Secondly, Lib-Dems-in-refuge and other potential Green voters will be looking for meaningful commitments on electoral and constitutional reform. Modernising the House of Lords is a policy area which sounds abstract and irrelevant to many, but is in fact essential to making any sort of real progress in all kinds of areas: education reform, welfare spending, and the right to die are all heavily influenced by the makeup of the upper house.
And thirdly – which is where the Green Party’s wealth tax comes in – former Lib Dem voters want to see fairer taxes, although not necessarily higher taxes. That’s something Nick Clegg likes saying because it sounds universally lovely yet it’s vague enough to mean more or less anything you want it to. But the sentiment underneath is actually an important point of principle for many Lib Dem voters. Many people don’t want taxes put up for the sake of it, but do want a modern tax system that reflects the disparity of wealth in the country, reflects wealth rather than income, and applies the same rationale for taxation to everyone.
Our tax system feels extremely outdated, with an entire scale of different bands up until £150,000 a year, and then from that point on, a flat rate of tax whether you earn £200,000, £1m or £50m. And that’s even if you ‘earn’ it in the way that Tony Blair is ‘worth’ £20m.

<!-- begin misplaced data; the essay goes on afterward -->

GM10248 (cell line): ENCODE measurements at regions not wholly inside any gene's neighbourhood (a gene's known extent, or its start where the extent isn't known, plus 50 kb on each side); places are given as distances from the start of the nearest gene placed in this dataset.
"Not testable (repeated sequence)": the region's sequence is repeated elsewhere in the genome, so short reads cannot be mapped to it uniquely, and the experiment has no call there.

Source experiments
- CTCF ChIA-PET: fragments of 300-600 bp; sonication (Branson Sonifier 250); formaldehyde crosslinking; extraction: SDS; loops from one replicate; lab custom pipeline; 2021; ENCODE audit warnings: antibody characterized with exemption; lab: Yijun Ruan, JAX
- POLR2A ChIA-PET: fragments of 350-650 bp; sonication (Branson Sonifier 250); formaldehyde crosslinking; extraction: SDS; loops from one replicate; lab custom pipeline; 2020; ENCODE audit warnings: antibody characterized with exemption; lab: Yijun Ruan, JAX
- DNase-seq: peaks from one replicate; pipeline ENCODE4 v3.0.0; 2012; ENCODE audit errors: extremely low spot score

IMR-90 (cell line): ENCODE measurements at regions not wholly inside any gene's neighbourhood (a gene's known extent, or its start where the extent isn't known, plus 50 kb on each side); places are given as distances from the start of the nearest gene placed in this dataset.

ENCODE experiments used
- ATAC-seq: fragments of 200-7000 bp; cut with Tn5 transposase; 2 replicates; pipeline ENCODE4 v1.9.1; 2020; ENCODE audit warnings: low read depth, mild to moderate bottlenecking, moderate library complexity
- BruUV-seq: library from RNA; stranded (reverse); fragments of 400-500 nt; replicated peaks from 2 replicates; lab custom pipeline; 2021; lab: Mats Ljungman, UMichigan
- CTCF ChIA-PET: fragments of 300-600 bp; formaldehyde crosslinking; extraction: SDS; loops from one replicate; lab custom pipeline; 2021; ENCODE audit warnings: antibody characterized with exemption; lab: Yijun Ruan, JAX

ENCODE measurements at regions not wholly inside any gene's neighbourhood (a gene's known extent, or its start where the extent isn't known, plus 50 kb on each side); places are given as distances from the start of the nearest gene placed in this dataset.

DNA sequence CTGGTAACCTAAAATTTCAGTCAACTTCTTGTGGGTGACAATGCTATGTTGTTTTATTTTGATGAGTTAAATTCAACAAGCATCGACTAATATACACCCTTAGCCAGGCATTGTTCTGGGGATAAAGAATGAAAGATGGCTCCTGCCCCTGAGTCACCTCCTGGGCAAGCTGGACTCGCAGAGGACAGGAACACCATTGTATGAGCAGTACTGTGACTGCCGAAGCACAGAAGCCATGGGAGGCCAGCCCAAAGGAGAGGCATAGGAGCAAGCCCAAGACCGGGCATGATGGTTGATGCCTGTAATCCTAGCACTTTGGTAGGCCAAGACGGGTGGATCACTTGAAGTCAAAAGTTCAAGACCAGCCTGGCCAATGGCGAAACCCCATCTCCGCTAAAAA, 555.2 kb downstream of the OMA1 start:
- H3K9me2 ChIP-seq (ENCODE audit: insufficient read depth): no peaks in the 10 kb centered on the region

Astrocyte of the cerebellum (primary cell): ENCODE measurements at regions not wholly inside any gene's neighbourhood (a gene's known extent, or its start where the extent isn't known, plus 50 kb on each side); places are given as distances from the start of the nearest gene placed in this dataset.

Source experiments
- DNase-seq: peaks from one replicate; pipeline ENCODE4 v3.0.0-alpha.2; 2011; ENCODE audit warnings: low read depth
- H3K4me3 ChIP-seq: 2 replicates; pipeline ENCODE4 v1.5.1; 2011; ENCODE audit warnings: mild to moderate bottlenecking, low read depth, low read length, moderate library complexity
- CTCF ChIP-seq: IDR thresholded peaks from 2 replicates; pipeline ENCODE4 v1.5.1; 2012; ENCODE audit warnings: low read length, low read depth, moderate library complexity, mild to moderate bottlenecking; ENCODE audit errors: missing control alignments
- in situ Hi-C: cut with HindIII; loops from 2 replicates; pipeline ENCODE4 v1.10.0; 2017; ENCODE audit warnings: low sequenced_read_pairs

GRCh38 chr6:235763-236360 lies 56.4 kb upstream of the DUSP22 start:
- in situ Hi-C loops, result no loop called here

Just as the Tories managed to successfully tap into the lack of sympathy among people struggling to pay for a bigger mortgage towards council tenants with allegedly ‘spare’ bedrooms, and just as they managed to tap into the lack of sympathy for striking public sector workers among private sector workers with no pensions, the same populist attitude exists towards many left-wing policies. Politicians may very likely find that the majority of the public – be they unemployed or minimum wage workers, families earning £55,000 between them, and even many of those with twice that – will struggle to muster an enormous amount of sympathy for people whose wealth reaches into multiples of millions claiming they’re no longer motivated to bother working their hardest because they’ve been asked to pay an additional 1% in tax.
The Green Party might not be a huge electoral force, and they might not be all over the news in the way Ukip has been, but they could still win over enough ex-Lib Dems and disillusioned Labour voters to keep Labour from nailing down that nervously held together majority that they so keenly need to get back into power. Ed Miliband should spend less time making speeches about how he’s so much above the trivialities of politics, and get on with behaving like he’s a future progressive Labour prime minister, with a competent grasp on the severities of it.